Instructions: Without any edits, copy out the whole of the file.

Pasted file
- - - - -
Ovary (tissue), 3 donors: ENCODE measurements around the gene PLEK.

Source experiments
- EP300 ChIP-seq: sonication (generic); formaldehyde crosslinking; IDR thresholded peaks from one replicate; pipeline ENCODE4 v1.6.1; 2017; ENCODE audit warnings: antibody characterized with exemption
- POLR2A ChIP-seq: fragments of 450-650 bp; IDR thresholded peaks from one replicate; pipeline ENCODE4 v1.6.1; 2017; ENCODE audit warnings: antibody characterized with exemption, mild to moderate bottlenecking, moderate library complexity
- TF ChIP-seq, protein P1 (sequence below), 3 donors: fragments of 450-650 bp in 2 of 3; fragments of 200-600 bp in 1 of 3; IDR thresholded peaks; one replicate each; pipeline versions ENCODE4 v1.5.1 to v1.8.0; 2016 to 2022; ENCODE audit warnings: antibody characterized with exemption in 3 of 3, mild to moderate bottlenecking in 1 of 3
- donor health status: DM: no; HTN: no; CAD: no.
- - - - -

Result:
Ovary (tissue), 3 donors: ENCODE measurements around the gene PLEK.

Source experiments
- EP300 ChIP-seq: sonication (generic); formaldehyde crosslinking; IDR thresholded peaks from one replicate; pipeline ENCODE4 v1.6.1; 2017; ENCODE audit warnings: antibody characterized with exemption
- POLR2A ChIP-seq: fragments of 450-650 bp; IDR thresholded peaks from one replicate; pipeline ENCODE4 v1.6.1; 2017; ENCODE audit warnings: antibody characterized with exemption, mild to moderate bottlenecking, moderate library complexity
- TF ChIP-seq, protein P1 (sequence below), 3 donors: fragments of 450-650 bp in 2 of 3; fragments of 200-600 bp in 1 of 3; IDR thresholded peaks; one replicate each; pipeline versions ENCODE4 v1.5.1 to v1.8.0; 2016 to 2022; ENCODE audit warnings: antibody characterized with exemption in 3 of 3, mild to moderate bottlenecking in 1 of 3
- donor health status: DM: no; HTN: no; CAD: no.